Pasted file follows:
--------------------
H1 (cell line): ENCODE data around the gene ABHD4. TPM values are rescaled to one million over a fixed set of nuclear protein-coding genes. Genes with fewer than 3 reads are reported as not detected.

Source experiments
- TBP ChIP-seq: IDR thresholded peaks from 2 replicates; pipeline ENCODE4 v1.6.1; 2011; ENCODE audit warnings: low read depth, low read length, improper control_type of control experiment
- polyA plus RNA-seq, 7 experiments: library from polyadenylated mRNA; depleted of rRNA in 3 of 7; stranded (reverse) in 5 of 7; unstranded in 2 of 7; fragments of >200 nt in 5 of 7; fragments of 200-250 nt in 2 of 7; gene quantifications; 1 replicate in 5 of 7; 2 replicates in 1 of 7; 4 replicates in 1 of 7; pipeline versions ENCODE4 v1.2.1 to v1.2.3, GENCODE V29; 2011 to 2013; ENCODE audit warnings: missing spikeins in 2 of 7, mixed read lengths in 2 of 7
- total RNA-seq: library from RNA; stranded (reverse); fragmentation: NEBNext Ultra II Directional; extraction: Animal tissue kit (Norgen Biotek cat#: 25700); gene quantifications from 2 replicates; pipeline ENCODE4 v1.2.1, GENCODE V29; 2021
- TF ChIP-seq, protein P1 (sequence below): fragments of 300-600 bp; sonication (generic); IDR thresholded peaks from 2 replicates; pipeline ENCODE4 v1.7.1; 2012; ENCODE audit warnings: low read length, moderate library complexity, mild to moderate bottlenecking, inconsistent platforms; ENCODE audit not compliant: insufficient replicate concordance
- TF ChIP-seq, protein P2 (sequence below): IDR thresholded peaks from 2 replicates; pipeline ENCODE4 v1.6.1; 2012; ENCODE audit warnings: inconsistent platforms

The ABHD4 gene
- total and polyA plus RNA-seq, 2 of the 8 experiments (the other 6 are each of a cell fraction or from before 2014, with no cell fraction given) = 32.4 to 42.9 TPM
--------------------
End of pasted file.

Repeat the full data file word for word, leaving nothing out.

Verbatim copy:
H1 (cell line): ENCODE data around the gene ABHD4. TPM values are rescaled to one million over a fixed set of nuclear protein-coding genes. Genes with fewer than 3 reads are reported as not detected.

Source experiments
- TBP ChIP-seq: IDR thresholded peaks from 2 replicates; pipeline ENCODE4 v1.6.1; 2011; ENCODE audit warnings: low read depth, low read length, improper control_type of control experiment
- polyA plus RNA-seq, 7 experiments: library from polyadenylated mRNA; depleted of rRNA in 3 of 7; stranded (reverse) in 5 of 7; unstranded in 2 of 7; fragments of >200 nt in 5 of 7; fragments of 200-250 nt in 2 of 7; gene quantifications; 1 replicate in 5 of 7; 2 replicates in 1 of 7; 4 replicates in 1 of 7; pipeline versions ENCODE4 v1.2.1 to v1.2.3, GENCODE V29; 2011 to 2013; ENCODE audit warnings: missing spikeins in 2 of 7, mixed read lengths in 2 of 7
- total RNA-seq: library from RNA; stranded (reverse); fragmentation: NEBNext Ultra II Directional; extraction: Animal tissue kit (Norgen Biotek cat#: 25700); gene quantifications from 2 replicates; pipeline ENCODE4 v1.2.1, GENCODE V29; 2021
- TF ChIP-seq, protein P1 (sequence below): fragments of 300-600 bp; sonication (generic); IDR thresholded peaks from 2 replicates; pipeline ENCODE4 v1.7.1; 2012; ENCODE audit warnings: low read length, moderate library complexity, mild to moderate bottlenecking, inconsistent platforms; ENCODE audit not compliant: insufficient replicate concordance
- TF ChIP-seq, protein P2 (sequence below): IDR thresholded peaks from 2 replicates; pipeline ENCODE4 v1.6.1; 2012; ENCODE audit warnings: inconsistent platforms

The ABHD4 gene
- total and polyA plus RNA-seq, 2 of the 8 experiments (the other 6 are each of a cell fraction or from before 2014, with no cell fraction given) = 32.4 to 42.9 TPM